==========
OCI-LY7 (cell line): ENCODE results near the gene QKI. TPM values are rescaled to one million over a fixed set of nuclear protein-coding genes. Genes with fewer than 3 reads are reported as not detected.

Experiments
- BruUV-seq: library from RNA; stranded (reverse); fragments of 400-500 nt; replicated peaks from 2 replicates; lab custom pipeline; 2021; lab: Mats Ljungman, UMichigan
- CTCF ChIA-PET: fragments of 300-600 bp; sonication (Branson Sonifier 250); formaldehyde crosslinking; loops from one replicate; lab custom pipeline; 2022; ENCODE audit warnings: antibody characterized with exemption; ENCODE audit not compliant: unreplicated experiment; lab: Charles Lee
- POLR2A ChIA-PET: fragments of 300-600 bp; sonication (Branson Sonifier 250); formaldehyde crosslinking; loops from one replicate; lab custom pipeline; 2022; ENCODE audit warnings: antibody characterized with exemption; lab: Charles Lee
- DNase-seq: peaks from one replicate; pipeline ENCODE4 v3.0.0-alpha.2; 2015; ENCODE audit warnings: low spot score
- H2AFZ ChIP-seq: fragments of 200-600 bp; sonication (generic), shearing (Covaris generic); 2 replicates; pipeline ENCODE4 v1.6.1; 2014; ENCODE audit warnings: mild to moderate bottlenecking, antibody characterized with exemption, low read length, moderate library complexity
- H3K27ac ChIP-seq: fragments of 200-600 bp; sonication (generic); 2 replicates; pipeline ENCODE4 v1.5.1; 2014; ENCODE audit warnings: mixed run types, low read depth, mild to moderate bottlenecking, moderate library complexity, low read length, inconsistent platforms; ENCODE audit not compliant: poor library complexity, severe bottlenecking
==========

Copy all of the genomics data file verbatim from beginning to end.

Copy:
OCI-LY7 (cell line): ENCODE results near the gene QKI. TPM values are rescaled to one million over a fixed set of nuclear protein-coding genes. Genes with fewer than 3 reads are reported as not detected.

Experiments
- BruUV-seq: library from RNA; stranded (reverse); fragments of 400-500 nt; replicated peaks from 2 replicates; lab custom pipeline; 2021; lab: Mats Ljungman, UMichigan
- CTCF ChIA-PET: fragments of 300-600 bp; sonication (Branson Sonifier 250); formaldehyde crosslinking; loops from one replicate; lab custom pipeline; 2022; ENCODE audit warnings: antibody characterized with exemption; ENCODE audit not compliant: unreplicated experiment; lab: Charles Lee
- POLR2A ChIA-PET: fragments of 300-600 bp; sonication (Branson Sonifier 250); formaldehyde crosslinking; loops from one replicate; lab custom pipeline; 2022; ENCODE audit warnings: antibody characterized with exemption; lab: Charles Lee
- DNase-seq: peaks from one replicate; pipeline ENCODE4 v3.0.0-alpha.2; 2015; ENCODE audit warnings: low spot score
- H2AFZ ChIP-seq: fragments of 200-600 bp; sonication (generic), shearing (Covaris generic); 2 replicates; pipeline ENCODE4 v1.6.1; 2014; ENCODE audit warnings: mild to moderate bottlenecking, antibody characterized with exemption, low read length, moderate library complexity
- H3K27ac ChIP-seq: fragments of 200-600 bp; sonication (generic); 2 replicates; pipeline ENCODE4 v1.5.1; 2014; ENCODE audit warnings: mixed run types, low read depth, mild to moderate bottlenecking, moderate library complexity, low read length, inconsistent platforms; ENCODE audit not compliant: poor library complexity, severe bottlenecking